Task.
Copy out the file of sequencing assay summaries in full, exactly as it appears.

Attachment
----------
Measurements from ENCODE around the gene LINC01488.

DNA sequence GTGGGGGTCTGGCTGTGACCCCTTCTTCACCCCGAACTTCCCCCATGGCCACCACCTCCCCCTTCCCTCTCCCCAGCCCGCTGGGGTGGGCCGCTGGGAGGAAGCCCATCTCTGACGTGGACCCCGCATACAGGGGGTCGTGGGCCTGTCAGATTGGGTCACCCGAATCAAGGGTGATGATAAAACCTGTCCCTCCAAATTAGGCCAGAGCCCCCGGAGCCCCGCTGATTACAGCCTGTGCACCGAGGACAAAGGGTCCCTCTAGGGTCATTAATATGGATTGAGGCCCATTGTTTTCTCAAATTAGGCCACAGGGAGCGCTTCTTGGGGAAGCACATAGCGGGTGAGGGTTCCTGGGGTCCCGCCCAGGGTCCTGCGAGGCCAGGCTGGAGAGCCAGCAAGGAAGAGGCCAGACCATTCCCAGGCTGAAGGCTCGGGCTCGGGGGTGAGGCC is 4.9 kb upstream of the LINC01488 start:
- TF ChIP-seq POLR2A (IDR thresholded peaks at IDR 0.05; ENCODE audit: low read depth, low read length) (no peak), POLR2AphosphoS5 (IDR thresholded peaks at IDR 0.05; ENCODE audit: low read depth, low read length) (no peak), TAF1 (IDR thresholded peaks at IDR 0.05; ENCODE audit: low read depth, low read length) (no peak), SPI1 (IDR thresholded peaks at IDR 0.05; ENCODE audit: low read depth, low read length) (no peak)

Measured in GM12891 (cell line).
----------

Measurements from ENCODE around the gene LINC01488.

DNA sequence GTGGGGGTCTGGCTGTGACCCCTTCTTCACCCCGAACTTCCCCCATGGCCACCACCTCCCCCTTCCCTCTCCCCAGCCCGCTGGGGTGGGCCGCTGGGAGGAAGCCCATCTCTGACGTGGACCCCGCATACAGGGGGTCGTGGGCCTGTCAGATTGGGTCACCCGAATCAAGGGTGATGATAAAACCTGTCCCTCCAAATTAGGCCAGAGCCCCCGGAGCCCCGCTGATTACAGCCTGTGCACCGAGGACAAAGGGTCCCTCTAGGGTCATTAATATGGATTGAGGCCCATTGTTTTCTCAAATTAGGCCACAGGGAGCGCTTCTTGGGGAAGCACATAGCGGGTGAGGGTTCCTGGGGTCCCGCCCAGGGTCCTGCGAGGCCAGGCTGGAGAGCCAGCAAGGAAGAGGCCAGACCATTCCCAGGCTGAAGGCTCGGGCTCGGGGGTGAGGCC is 4.9 kb upstream of the LINC01488 start:
- TF ChIP-seq POLR2A (IDR thresholded peaks at IDR 0.05; ENCODE audit: low read depth, low read length) (no peak), POLR2AphosphoS5 (IDR thresholded peaks at IDR 0.05; ENCODE audit: low read depth, low read length) (no peak), TAF1 (IDR thresholded peaks at IDR 0.05; ENCODE audit: low read depth, low read length) (no peak), SPI1 (IDR thresholded peaks at IDR 0.05; ENCODE audit: low read depth, low read length) (no peak)

Measured in GM12891 (cell line).